Wednesday, 2 August 2017

Food & History: Cheshire Pork Pie Recipe 1841 - Sherry's not just for trifle...

I came across this recipe during some of my research and felt it should get a bit of an airing:

'Cheshire Pork Pie - Divide a loin of pork into chops and cut away the skin and the greatest part of the fat; season the meat with salt, Cayenne, and a little nutmeg. peel and core a dozen pippins, filling up the centres with fine Disbon[sic] sugar. Line your dish with a good crust paste, then put in a layer of pork, then a layer of pippins, and so on until you have filled your dish;pour in a pint of sherry, and cover down with paste for top crust. Two hours baking will not be too much to insure the meat is perfectly done.'

(The Carlow Sentinel - 1841)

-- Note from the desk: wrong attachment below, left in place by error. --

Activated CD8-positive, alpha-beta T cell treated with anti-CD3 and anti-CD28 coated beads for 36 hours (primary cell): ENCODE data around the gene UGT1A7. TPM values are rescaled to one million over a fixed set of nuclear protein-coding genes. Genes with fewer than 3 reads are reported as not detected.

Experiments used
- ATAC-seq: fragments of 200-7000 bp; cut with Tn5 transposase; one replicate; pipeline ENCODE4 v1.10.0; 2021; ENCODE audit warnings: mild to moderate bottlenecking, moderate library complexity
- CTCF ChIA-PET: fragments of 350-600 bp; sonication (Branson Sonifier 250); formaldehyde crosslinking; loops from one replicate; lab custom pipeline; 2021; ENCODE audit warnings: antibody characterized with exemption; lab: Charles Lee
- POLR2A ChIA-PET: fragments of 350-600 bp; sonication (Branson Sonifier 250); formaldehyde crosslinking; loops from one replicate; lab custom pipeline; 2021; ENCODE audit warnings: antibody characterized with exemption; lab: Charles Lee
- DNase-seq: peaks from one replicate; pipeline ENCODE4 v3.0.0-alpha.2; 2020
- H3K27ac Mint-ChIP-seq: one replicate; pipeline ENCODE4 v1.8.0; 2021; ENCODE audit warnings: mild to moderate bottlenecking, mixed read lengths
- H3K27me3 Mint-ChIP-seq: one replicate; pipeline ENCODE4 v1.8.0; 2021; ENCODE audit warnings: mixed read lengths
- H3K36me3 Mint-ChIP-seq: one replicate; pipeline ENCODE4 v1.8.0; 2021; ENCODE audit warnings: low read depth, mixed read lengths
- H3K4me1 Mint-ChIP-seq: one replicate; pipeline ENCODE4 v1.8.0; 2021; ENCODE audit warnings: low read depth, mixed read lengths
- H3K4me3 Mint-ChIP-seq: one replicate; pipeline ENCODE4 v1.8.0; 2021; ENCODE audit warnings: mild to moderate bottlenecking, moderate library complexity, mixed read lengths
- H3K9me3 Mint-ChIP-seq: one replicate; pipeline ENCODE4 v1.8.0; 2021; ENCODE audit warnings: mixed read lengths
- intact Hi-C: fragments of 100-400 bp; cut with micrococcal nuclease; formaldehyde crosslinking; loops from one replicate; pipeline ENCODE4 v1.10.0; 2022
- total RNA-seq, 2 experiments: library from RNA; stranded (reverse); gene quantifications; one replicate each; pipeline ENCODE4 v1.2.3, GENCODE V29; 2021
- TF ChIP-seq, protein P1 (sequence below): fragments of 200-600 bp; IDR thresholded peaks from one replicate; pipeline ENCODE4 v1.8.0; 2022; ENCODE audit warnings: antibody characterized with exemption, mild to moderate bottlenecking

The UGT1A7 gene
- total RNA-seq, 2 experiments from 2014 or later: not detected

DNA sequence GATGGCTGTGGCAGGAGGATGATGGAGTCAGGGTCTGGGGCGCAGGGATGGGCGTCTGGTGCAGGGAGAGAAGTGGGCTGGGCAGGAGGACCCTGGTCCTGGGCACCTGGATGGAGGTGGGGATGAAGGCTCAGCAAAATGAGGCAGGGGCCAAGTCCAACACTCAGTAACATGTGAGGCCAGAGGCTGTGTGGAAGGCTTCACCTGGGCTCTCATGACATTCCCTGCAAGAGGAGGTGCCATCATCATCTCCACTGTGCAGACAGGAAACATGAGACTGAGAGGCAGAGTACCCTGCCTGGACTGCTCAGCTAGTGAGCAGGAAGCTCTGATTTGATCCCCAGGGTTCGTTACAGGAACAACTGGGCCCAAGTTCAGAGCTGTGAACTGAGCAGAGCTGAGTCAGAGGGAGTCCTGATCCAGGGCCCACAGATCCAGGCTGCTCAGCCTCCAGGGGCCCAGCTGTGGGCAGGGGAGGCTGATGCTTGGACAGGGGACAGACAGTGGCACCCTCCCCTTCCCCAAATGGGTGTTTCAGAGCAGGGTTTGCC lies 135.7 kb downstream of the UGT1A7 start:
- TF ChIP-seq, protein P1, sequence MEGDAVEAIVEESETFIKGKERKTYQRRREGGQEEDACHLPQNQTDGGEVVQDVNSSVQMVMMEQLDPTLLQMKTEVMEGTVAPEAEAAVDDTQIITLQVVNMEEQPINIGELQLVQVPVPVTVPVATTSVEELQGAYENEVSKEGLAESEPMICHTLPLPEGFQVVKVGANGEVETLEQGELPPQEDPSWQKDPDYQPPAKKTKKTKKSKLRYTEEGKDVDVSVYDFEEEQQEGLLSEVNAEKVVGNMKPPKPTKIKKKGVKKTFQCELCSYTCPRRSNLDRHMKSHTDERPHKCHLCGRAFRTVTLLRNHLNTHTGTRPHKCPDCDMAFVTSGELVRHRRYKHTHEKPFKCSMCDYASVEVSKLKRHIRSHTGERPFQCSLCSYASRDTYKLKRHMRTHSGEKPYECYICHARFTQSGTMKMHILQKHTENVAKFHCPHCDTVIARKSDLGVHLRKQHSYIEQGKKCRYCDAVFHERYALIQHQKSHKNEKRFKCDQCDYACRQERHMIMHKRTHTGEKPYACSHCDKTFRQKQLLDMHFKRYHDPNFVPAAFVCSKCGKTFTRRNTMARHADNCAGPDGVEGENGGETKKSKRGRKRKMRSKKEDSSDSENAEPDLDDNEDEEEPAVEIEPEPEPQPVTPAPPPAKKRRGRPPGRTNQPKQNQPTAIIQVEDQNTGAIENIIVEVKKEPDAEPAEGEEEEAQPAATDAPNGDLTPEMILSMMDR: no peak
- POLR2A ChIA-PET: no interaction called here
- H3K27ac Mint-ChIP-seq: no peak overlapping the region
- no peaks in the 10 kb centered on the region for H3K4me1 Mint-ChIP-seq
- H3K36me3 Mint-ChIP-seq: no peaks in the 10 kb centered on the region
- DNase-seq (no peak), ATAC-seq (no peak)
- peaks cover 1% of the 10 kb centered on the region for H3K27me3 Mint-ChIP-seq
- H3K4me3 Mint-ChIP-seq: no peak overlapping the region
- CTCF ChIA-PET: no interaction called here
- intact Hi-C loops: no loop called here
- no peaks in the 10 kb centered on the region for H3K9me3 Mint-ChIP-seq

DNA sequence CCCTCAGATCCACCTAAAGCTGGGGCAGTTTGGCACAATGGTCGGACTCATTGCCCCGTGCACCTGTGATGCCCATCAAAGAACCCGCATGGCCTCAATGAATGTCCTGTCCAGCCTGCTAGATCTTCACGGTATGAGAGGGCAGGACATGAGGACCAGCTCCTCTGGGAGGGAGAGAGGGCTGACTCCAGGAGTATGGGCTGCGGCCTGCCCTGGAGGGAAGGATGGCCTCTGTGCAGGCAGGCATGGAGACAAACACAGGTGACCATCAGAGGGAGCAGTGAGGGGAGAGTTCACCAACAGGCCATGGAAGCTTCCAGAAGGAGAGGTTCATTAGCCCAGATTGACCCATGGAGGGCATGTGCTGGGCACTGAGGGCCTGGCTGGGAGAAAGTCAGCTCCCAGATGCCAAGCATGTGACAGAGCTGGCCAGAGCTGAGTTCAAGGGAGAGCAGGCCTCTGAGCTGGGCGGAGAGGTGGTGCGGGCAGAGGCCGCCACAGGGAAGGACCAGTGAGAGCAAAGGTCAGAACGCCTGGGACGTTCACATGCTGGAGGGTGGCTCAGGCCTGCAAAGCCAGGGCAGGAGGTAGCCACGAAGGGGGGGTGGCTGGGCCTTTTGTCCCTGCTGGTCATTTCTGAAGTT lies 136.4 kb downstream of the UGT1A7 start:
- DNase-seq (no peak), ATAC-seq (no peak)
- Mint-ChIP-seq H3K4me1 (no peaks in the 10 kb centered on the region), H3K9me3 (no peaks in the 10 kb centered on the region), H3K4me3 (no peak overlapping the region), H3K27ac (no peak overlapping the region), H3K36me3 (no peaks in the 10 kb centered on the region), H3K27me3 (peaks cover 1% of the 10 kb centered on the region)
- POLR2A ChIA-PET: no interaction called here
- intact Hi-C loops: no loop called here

Pippins were small, crisp apples of which the Cox's Orange variety is probably the best known now; Disbon sugar should be Lisbon sugar - presume - which is a refined cane sugar; paste is of course pastry ... and what about that pint of sherry!

I haven't tried to make this yet but between the cayenne, sugar and sherry it would certainly be an interesting experiment!

I'll keep you posted...


(With thanks to the Carlow library local studies room.)

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